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Friday, Apr 24th

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Greenpeace Activists Have Barnacled Themselves to Shell Oil Drilling Rig Bound for Seattle

GreenpeaceGreenpeace reports that this morning, six activists from the Esperanza—the Greenpeace vessel tracking a Shell oil drilling platform called the Polar Pioneer as it travels across the Pacific Ocean—managed to scale the rig and affix themselves to the underside of the main deck.

The six are now tweeting from the rig, located 750 miles northwest of Hawaii.

In 2012, Shell won an injunction that kept Greenpeace activists away from its rigs. This drilling season, Seattle-based activists are also planning to greet the rigs with a flotilla of kayaks in Elliott Bay. The Polar Pioneer is due to arrive in Port Angeles on April 12, according to Marinetraffic.com, and activists expect it to pull into Seattle a few days later.

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Activists fear dangers of oil trains remain unaddressed by new rule

oil trainsAfter almost two years of deliberation, Barack Obama’s administration is expected to enact regulations next month that will attempt to protect trackside communities from exploding oil trains.

However, the new rule won’t take the one step that could decrease the risk almost immediately — requiring North Dakota oil producers to either reduce their product’s explosiveness or ship it in pressurized cars.

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Study: W. Canada to lose 70% of glaciers

Canada glaciers The glaciers of western Canada are expected to drastically reduce in size in just three generations, according to a study that scientists warn underscores the real consequences of climate change.

The glaciers of Alberta and British Columbia — deemed by many to be among the world’s most picturesque mountain ranges — are set to shrink by 75 percent in area by 2100, when compared to 2005 levels, and by 70 percent in volume, according to a study published Monday in the journal Nature Geoscience.

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Fukushima disaster radiation detected off Canada's coast

Vancouver IslandRadiation from Japan’s 2011 Fukushima nuclear disaster has for the first time been detected along a North American shoreline, though at levels too low to pose a significant threat to human or marine life, scientists said.

Trace amounts of Cesium-134 and Cesium-137 were detected in samples collected on 19 February off the coast of Ucluelet, a small town on Vancouver Island in Canada’s British Columbia, said Woods Hole Oceanographic Institution scientist Ken Buesseler.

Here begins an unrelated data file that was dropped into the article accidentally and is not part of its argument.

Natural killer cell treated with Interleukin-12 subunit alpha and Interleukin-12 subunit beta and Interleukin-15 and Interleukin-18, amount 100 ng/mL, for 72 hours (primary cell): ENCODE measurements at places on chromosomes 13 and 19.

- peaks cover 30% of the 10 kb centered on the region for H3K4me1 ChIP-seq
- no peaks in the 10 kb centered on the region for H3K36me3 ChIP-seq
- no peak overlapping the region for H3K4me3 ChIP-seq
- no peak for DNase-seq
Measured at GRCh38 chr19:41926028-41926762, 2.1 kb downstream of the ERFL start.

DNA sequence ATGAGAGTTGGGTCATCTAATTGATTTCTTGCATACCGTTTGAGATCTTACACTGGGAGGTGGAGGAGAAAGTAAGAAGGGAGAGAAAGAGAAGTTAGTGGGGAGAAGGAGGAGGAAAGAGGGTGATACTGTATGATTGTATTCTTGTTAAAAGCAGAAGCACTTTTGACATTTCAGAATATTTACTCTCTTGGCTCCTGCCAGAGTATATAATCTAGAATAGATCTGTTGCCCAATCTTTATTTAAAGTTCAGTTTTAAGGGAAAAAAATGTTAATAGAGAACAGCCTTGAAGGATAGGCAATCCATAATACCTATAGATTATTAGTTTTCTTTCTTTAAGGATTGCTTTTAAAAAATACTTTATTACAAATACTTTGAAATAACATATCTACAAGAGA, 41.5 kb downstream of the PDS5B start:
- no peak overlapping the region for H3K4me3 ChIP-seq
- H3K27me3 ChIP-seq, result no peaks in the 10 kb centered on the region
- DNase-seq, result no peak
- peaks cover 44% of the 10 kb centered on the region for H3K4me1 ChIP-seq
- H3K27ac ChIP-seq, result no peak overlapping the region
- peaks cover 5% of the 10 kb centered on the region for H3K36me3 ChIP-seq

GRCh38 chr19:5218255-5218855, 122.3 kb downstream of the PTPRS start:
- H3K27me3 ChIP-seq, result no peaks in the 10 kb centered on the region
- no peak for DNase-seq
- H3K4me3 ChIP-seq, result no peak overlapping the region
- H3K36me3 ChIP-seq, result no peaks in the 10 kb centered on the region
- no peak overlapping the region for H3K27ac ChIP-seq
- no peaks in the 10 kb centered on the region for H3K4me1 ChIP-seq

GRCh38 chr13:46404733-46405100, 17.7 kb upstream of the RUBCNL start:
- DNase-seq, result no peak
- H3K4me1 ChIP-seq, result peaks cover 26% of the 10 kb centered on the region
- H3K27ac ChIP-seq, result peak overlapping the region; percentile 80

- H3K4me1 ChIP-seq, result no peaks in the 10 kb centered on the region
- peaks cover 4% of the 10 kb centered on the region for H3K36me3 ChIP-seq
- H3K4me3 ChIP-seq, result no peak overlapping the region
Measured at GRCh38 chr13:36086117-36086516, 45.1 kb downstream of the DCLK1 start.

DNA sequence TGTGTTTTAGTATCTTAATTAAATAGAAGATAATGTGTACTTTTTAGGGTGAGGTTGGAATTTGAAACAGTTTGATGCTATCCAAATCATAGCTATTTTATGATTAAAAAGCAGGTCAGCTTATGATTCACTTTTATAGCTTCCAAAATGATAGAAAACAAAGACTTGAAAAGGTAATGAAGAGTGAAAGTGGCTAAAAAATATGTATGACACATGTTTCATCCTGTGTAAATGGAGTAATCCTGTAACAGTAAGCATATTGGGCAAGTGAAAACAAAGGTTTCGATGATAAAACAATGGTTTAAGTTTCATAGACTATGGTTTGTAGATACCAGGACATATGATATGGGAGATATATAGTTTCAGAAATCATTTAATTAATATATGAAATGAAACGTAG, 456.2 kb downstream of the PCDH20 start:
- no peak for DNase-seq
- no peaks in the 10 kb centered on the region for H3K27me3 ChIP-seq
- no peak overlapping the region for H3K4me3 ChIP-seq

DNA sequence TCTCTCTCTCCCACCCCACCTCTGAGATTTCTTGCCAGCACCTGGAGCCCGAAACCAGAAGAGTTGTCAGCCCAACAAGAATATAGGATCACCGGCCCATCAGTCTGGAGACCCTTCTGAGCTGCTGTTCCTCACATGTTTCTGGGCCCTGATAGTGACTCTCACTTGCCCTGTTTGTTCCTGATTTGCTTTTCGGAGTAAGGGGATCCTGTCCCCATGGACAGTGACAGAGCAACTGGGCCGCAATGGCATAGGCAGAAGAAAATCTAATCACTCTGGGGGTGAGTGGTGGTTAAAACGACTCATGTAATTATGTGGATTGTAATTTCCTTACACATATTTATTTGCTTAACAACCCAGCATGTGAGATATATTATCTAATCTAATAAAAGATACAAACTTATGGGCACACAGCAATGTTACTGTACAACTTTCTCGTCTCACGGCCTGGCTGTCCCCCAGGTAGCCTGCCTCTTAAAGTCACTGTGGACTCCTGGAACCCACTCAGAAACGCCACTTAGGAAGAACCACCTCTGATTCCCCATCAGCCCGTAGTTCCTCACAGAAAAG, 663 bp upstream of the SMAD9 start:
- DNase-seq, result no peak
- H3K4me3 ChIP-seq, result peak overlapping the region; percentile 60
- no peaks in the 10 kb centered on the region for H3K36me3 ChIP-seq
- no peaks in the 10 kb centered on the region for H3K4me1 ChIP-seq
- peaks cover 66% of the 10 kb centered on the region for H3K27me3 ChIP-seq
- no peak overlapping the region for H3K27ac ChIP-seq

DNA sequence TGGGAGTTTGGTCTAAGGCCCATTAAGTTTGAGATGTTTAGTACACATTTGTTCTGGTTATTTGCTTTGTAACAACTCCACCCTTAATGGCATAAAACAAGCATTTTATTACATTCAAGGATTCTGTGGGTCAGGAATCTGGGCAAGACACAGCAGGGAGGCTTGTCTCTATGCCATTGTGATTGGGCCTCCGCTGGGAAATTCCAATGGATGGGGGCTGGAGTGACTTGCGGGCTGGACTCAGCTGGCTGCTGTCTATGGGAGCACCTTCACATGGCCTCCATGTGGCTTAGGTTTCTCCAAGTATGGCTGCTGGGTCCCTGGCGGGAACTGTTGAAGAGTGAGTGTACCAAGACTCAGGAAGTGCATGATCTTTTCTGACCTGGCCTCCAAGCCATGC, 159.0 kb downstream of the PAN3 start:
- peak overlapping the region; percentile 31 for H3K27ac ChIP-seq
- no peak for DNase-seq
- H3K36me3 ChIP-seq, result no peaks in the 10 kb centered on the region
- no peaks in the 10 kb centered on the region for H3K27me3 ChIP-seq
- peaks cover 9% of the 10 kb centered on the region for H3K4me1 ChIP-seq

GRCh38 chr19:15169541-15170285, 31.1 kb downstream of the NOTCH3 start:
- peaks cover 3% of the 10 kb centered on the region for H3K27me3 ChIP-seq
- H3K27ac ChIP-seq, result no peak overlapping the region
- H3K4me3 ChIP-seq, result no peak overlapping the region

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More than 1 million Californians don’t have reliable access to clean water

million californians no access to waterCalifornians who grumble about not being able to water their lawns everyday during the fourth year of a historic drought should swing by this small town in southern Kern County.

Drought or no drought, residents of this rural community can’t drink water from the tap and can’t even use it for cooking because high levels of arsenic — known to cause — become even more concentrated when water is boiled.

“They worry about little things,” said Salvador Partida, president of the Committee for a Better Arvin, of the rest of the state. “We’re worried about not being able to drink the water.”

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EPA: Pesticide may have caused illness in family staying at Virgin Islands resort

Pesticide cause family illnessThe U.S. Environmental Protection Agency on Friday said exposure to a pesticide with restricted use in the United States may have caused severe illness in a Delaware family vacationing at a Virgin Islands resort.

Steve Esmond, his wife and two teenage sons had been renting a villa at the Sirenusa resort on St. John in the U.S. Virgin Islands since March 14. The EPA received reports of the family falling ill on March 20; paramedics had found Esmond unconscious and his wife and sons, 14 and 16, having seizures.

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With First Nationwide Fracking Law, Germany Approaches A Ban

German fracking banOn Wednesday, the German cabinet approved the country’s first nationwide fracking law, which would set the “strictest conditions for fracking” according to Environment Minister Barbara Hendricks.

The law, which now heads to parliament for debate, would ban fracking in specified regions “to protect drinking water, health and the environment,” according to the environment and energy ministries. The draft law would ban the use of hydraulic fracturing for drilling processes that are shallower than 3,000 meters, or almost 10,000 feet, and any fracking in nature reserves or national parks.

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